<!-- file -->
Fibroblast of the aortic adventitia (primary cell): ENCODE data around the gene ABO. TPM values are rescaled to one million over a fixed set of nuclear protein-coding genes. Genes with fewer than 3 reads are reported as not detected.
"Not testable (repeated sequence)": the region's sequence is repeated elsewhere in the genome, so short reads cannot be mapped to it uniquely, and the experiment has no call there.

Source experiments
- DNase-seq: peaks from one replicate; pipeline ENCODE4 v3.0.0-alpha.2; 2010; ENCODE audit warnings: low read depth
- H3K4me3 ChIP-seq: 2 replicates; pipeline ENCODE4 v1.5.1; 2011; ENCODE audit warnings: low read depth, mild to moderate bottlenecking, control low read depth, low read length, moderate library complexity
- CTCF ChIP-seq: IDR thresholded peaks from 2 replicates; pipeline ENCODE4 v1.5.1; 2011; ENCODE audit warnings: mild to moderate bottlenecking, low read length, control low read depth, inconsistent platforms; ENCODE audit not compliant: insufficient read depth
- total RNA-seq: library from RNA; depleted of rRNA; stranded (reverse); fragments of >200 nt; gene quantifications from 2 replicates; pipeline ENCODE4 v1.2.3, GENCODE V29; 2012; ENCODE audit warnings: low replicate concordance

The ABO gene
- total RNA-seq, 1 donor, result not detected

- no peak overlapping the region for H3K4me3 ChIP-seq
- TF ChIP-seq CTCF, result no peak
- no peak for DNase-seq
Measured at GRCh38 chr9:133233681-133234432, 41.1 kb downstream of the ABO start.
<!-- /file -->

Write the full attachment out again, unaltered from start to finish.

Fibroblast of the aortic adventitia (primary cell): ENCODE data around the gene ABO. TPM values are rescaled to one million over a fixed set of nuclear protein-coding genes. Genes with fewer than 3 reads are reported as not detected.
"Not testable (repeated sequence)": the region's sequence is repeated elsewhere in the genome, so short reads cannot be mapped to it uniquely, and the experiment has no call there.

Source experiments
- DNase-seq: peaks from one replicate; pipeline ENCODE4 v3.0.0-alpha.2; 2010; ENCODE audit warnings: low read depth
- H3K4me3 ChIP-seq: 2 replicates; pipeline ENCODE4 v1.5.1; 2011; ENCODE audit warnings: low read depth, mild to moderate bottlenecking, control low read depth, low read length, moderate library complexity
- CTCF ChIP-seq: IDR thresholded peaks from 2 replicates; pipeline ENCODE4 v1.5.1; 2011; ENCODE audit warnings: mild to moderate bottlenecking, low read length, control low read depth, inconsistent platforms; ENCODE audit not compliant: insufficient read depth
- total RNA-seq: library from RNA; depleted of rRNA; stranded (reverse); fragments of >200 nt; gene quantifications from 2 replicates; pipeline ENCODE4 v1.2.3, GENCODE V29; 2012; ENCODE audit warnings: low replicate concordance

The ABO gene
- total RNA-seq, 1 donor, result not detected

- no peak overlapping the region for H3K4me3 ChIP-seq
- TF ChIP-seq CTCF, result no peak
- no peak for DNase-seq
Measured at GRCh38 chr9:133233681-133234432, 41.1 kb downstream of the ABO start.